This week, agribusiness giant Monsanto continued its streak of acquisitions and mergers by acquiring Agradis—a company started by Synthetic Genomics Inc. (SGI) founder, J. Craig Venter, and dedicated to cultivating microorganisms that can be used to “improve agricultural productivity.” But this marriage between the leading synthetic biology company and one of the biggest agribusinesses in the U.S. could be catastrophic, empowering two major corporations to create synthetic life in the name of advancing industrial agriculture consolidated on too few hands.
Synthetic Genomics Inc. specializes in an extreme form of genetic engineering called synthetic biology. Instead of transferring genetic material from one species to another, synthetic bioengineering places new, synthetically created genetic material into microorganisms. SGI plans on using its franken-microbes for all sorts of applications including biofuels, renewable chemicals, vaccines and coal bed methane recovery. This technology is even newer than traditional genetic engineering, so it is still unclear how it would be proven safe and regulated. Today’s transgenic crops are at least permitted and commercialized through a three-agency regulatory process, albeit flawed. But these organisms would be tossed into a quagmire of federal regulatory programs involving at least seven agencies including the USDA, FDA, EPA, DOT, NIH, CDC and even the FBI due to biosecurity risks; making it more likely to fall through the bureaucratic cracks.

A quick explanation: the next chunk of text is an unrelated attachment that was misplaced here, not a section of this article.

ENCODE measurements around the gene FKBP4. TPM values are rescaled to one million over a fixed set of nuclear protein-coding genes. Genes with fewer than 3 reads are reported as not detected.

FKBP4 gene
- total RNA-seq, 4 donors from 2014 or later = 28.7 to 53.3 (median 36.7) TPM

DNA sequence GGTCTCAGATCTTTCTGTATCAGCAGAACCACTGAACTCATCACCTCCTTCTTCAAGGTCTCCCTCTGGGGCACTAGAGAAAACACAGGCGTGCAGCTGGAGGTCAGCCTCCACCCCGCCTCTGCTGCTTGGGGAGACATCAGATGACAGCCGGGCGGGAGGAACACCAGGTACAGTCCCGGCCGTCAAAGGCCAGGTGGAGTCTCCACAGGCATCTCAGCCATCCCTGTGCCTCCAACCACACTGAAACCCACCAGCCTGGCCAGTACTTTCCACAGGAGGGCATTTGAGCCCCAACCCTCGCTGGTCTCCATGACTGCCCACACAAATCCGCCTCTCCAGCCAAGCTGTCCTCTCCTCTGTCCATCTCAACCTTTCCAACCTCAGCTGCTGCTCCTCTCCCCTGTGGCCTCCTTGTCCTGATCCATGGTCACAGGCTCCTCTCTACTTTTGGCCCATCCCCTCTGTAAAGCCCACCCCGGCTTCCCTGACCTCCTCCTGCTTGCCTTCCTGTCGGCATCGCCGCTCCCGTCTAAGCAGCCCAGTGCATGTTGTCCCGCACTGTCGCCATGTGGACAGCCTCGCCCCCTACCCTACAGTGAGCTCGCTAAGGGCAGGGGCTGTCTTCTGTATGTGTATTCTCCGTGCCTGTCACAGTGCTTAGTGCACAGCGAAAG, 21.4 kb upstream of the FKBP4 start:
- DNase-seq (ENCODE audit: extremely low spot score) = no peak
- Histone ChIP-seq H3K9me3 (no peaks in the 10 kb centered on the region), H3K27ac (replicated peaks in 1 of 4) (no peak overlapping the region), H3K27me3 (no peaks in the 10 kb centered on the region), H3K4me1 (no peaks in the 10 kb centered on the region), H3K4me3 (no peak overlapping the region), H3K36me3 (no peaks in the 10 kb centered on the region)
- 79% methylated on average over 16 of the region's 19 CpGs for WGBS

What could this mean for the future of agricultural biotechnology? R&D from this agreement will likely fall under Monsanto’s agricultural biological platform BioDirect, which means Monsanto could be developing new, microbial pesticides that could be approved and sprayed on crops to fight weeds, insects and viruses. With further investment in and research with SGI, Monsanto will soon have the means to incorporate synthetic biology into its microbial pesticides without a defined regulatory pathway to check its development along the way.
The attempt to disguise the use of synthetic biology in agriculture as “sustainable” is an egregious abuse of the word. Releasing microbes with novel traits and functions into the wild and onto our food crops could have devastating effects on the safety of our food and the quality of our environment. The implications of this technology for the environment and its biodiversity are unknown because there has been no risk assessment performed. But just as superweeds have evolved to be resistant to all types of herbicides, microbes will surely begin to evolve to adapt to the environment in which they are placed and outcompete the natural, beneficial microorganisms for space or sustenance, throwing off entire ecosystems. The point is: there is no way to know the extent of the damage until the damage has already been done.
Despite looming risks, ethical questions and a lack of appropriate oversight, President Obama has praised synthetic biology and toted the need for more research and development in the field in last year’s misguided National Bioeconomy Blueprint. Instead, the President should be practicing precaution to protect agriculture, the environment and human health and our federal agencies should be refusing to make decisions on this technology until all risks have been evaluated in the public’s best interest, rather than that of the profit-driven biotechnology companies.
This is one toxic relationship made in agricultural hell.